Starting somewhere in 2006 I've rented a 1U rackspace from TransIP. They were the cheapest colocation company in the Netherlands I could find then, and they still are. Costs have risen in the mean time though, mostly because of power usage. When I started, the server was an old Dell PowerEdge with 2 Pentium III's at 800Mhz, 1GB ECC RAM (4 x 256MB sdram) and 2 15GB 10k SCSI disks. I installed the then latest Fedora Core 4 on it. Since then I've hosted various websites and email domains on it, when in 2009 2 memory modules went dead. I started thinking about replacing it. One of the things that bugged me was that it was virtualy impossible to upgrade the OS without extensive downtime and/or long hours at the datacenter. In the mean time, by the end of 2010, I had gained more experience at virtualisation, especialy bare metal hypervisors. The PowerEdge's hardware however was nowhere near capable of running ESXi 4.1, which was the hypervisor I chose to work with. So I set out to find some hardware somewhat compatible of running ESXi.

In Februari 2011 I found and bought a second hand server system from Intel, a SR1425BK1-E. I expanded the memory to 4GB and put in 3 80GB Sata disks. Then I installed ESXi 4.1 on an USB disk and after setting up the required virtuals (router/firewall, mail/webserver and a backup Windows vm to run vSphere client) I installed it in the datacenter and put the old Dell offline.

When the need would arise to replace the OS of the virtuals I would simply setup a new one and migrate what ever needed to be migrated. But the new Intel server system had some limits, for some reason it only gives 3.2GB RAM to the hypervisor and the hypervisor is limited to hosting 32bits virtuals because of the hardware. All in all it was still a major improvement. After a month of operations I was presented however with a bill for power over usage. 86% to be exact...

I chose to except the additional costs, they were somewhat managable. In Januari 2012 my contract's initial periode expired though and the basic price was raised. This was a bit to much to keep paying and I set out to replace the Intel system with something with less power hunger.

Intel has some very interesting CPU's with a very low TDP, especialy in comparison to the 135Watt TDP of the 3.2Ghz CPU in the server system. I calculated I had about 85-88Watt to fill before I would have to pay for additional power usage. A 65 Watt cpu seemed to be cutting it to close, the mainboard and disk(s) would also need power and I didn't want to end up on the wrong side of the 85Watt mark. VM's mostly use memory, there's no high need for CPU power. So I decided on an Intel Pentium G630T with a TDP of 35Watt. A Gigabyte mainboard, 2 x 4 GB DDR3 and a 500GB baracuda ES would complement it. Next was the housing, this presented an additional challenge. 4U housings are plentifull, even 2U's are around in numbers. 1U's are different though, 4,5cm hight isn't much to work with so they present some challenges. After a few months of saving money and searching the internet I settled on a Supermicro Superchassis 502L-200B. I checked if it could house the mATX mainboard I chose and I found a 28mm high CPU fan.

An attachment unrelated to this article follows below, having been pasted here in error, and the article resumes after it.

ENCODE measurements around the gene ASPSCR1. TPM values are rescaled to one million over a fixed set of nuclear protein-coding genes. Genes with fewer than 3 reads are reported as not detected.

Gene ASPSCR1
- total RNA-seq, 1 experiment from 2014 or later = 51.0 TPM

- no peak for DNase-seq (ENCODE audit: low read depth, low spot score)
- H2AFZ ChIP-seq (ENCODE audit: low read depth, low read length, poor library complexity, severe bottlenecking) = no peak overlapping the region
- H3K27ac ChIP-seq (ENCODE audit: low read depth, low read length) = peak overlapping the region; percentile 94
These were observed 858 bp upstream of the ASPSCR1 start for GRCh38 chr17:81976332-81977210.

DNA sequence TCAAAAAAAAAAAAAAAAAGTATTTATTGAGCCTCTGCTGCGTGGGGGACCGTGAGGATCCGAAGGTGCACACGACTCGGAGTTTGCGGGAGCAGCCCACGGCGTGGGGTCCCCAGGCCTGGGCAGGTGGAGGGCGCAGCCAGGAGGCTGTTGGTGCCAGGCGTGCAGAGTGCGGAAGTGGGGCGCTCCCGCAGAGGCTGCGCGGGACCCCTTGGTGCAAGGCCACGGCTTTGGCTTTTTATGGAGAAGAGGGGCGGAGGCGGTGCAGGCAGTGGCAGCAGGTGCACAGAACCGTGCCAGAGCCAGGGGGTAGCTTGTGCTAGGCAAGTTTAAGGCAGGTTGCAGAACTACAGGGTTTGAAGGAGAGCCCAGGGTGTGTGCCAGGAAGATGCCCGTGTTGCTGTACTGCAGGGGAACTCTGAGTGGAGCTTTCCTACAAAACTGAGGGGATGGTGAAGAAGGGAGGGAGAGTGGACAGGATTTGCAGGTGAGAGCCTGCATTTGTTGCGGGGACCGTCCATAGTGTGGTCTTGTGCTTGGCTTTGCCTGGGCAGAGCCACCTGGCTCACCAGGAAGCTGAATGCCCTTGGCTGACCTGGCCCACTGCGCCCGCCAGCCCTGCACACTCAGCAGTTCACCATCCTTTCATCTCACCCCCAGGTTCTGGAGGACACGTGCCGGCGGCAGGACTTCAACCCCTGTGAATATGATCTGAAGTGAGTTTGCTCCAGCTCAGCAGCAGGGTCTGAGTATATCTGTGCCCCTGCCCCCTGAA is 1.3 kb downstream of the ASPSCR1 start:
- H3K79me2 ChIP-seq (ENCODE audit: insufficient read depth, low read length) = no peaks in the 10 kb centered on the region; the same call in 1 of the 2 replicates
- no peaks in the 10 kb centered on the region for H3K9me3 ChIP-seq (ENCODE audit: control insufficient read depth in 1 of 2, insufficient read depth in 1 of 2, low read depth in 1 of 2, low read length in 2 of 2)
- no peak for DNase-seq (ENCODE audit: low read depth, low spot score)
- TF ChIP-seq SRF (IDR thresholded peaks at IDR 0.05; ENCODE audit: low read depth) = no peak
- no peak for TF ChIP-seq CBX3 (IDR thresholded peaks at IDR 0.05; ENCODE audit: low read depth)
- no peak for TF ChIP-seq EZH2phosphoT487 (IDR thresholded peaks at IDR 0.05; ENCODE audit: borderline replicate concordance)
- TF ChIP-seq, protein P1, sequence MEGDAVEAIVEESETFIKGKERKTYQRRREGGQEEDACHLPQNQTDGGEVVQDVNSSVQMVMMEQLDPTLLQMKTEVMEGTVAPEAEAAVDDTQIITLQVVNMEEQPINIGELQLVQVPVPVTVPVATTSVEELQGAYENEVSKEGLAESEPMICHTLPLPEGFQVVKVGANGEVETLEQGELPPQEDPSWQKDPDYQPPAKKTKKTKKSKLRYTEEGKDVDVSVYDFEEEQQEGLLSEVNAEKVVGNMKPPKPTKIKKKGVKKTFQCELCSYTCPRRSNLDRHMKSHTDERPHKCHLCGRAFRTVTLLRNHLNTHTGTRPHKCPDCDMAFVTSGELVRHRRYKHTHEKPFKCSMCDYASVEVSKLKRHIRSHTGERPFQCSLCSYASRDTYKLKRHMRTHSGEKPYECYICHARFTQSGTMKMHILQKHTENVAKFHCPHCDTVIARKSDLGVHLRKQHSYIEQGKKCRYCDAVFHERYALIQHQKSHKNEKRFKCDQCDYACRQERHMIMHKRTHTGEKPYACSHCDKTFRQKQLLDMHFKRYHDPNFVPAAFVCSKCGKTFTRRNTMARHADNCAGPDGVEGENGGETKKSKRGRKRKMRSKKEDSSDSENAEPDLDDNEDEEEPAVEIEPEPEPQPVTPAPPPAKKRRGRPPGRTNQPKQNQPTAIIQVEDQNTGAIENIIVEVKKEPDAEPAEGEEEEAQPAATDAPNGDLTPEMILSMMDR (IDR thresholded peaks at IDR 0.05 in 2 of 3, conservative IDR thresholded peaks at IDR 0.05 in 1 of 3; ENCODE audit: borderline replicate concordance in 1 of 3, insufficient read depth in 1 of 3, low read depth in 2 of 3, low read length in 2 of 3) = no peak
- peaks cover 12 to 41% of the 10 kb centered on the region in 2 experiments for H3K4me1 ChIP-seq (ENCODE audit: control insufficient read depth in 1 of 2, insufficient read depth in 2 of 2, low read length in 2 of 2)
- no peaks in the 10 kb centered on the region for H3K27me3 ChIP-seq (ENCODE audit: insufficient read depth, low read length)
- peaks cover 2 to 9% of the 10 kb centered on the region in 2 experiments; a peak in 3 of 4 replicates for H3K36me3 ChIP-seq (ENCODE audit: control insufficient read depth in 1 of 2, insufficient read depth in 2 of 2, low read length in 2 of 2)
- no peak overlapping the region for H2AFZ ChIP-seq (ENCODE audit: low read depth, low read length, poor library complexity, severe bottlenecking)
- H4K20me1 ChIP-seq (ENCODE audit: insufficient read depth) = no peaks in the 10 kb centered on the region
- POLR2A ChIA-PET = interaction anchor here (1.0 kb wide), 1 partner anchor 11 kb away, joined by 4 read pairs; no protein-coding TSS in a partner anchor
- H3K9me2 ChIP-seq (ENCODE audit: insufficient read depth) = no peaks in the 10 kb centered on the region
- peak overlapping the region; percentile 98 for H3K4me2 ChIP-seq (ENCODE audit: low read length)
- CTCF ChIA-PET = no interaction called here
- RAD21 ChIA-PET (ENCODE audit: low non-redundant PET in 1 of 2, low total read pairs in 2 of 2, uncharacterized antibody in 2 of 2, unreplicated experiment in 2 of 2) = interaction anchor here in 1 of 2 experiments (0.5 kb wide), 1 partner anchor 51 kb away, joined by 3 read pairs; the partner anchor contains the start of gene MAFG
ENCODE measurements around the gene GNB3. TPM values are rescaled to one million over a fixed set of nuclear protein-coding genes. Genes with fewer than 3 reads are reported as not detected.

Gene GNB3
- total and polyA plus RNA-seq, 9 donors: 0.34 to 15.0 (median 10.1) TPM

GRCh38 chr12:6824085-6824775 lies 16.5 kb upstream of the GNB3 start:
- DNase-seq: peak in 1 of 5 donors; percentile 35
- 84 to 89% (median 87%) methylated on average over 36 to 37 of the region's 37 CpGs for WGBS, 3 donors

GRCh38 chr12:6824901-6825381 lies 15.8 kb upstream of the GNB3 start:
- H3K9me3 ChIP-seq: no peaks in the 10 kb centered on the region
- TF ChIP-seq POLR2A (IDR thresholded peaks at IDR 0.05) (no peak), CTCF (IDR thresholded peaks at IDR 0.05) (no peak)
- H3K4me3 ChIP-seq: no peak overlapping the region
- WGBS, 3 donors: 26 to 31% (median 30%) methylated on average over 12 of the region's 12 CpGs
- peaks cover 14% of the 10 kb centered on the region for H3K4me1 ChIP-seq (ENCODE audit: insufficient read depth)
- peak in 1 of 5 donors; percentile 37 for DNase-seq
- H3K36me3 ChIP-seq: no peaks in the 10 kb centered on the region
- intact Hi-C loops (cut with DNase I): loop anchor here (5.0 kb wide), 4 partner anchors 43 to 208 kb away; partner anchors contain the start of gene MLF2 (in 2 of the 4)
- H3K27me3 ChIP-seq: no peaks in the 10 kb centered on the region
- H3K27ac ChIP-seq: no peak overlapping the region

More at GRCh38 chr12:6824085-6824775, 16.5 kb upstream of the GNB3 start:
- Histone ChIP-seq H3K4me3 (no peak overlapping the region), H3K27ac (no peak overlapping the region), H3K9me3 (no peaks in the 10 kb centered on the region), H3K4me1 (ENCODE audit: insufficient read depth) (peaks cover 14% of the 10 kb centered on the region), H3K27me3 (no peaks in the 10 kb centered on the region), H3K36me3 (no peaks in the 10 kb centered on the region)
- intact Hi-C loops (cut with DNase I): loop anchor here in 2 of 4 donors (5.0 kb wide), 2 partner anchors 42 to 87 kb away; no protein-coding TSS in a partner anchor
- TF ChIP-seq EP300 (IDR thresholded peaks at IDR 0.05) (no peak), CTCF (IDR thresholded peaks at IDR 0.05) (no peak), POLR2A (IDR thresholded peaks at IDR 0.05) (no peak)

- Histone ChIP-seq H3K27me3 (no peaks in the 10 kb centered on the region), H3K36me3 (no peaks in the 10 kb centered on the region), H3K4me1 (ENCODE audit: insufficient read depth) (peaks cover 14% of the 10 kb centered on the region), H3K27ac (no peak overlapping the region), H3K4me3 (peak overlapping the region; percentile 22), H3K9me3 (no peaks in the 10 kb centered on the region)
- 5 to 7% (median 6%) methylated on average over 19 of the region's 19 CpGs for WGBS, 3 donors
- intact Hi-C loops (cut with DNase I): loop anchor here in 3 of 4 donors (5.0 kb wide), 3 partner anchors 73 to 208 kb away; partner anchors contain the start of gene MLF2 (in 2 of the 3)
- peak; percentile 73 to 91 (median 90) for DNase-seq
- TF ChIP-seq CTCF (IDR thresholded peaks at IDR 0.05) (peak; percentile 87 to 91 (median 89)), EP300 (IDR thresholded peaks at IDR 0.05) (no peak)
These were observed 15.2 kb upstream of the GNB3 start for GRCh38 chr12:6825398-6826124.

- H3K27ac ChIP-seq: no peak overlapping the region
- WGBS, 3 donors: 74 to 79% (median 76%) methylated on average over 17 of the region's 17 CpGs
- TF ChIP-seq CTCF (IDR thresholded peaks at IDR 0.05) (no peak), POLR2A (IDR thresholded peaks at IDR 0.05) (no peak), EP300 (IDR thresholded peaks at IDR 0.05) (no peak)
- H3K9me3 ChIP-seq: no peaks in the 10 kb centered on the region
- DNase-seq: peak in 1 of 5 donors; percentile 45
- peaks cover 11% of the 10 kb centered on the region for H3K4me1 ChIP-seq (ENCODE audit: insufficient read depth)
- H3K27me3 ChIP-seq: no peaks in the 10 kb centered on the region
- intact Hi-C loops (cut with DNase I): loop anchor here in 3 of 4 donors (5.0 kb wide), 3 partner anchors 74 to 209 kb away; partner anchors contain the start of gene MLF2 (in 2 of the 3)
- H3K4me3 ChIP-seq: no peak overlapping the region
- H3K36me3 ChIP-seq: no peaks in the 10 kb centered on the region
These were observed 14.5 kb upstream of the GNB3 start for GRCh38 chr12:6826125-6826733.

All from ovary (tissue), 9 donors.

When I tried to install the mainboard though I saw that the backplane was not compatible and neither was the PSU. Only SuperMicro Atom server boards are compatible! So nice to see no warning at all at the website or in any of the reviews. I made a quick search for alternatives but they all exceeded my budget. So I set out to adapt the housing. I found a 1U PSU and I broke out the backplane. Et voila, it works!

Next up was the new hypervisor. ESXi 5 was out a year by now, so I chose to go for it. I knew the onboard NIC was not on the HCL so the first thing was to install the necessary drivers in ESXi. That was pretty straight forward though with ESXi-Customizer-v2.7. Then I set up the first virtuals. A new pfSense firewall/router, a CentOS 6.3 Webserver/MySQL server, a seperate CentOS mailserver and a backup windows vm. But of course 2 days before I had planned to install the new host a pretty major issue came up. the free edition of ESXi 5u1 has a misconfiguration and doesn't auto power any virtual after a (re)boot. Well, just connect vSphere client and boot them manualy. I only have 1 IP and it's assigned to the firewall's WAN of course. And it doesn't power on.. Catch 22. But thankfully there's a workaround for the moment. Just add a script to /etc/rc.local that will use CLI commands to boot the virtuals anyway.

The new host is in production now for about 4 days, so I won't say to much about it except for it's powerusage. It dropped from 744mA to 170mA, which corresponds to about 37,4Watt. Nice!

 

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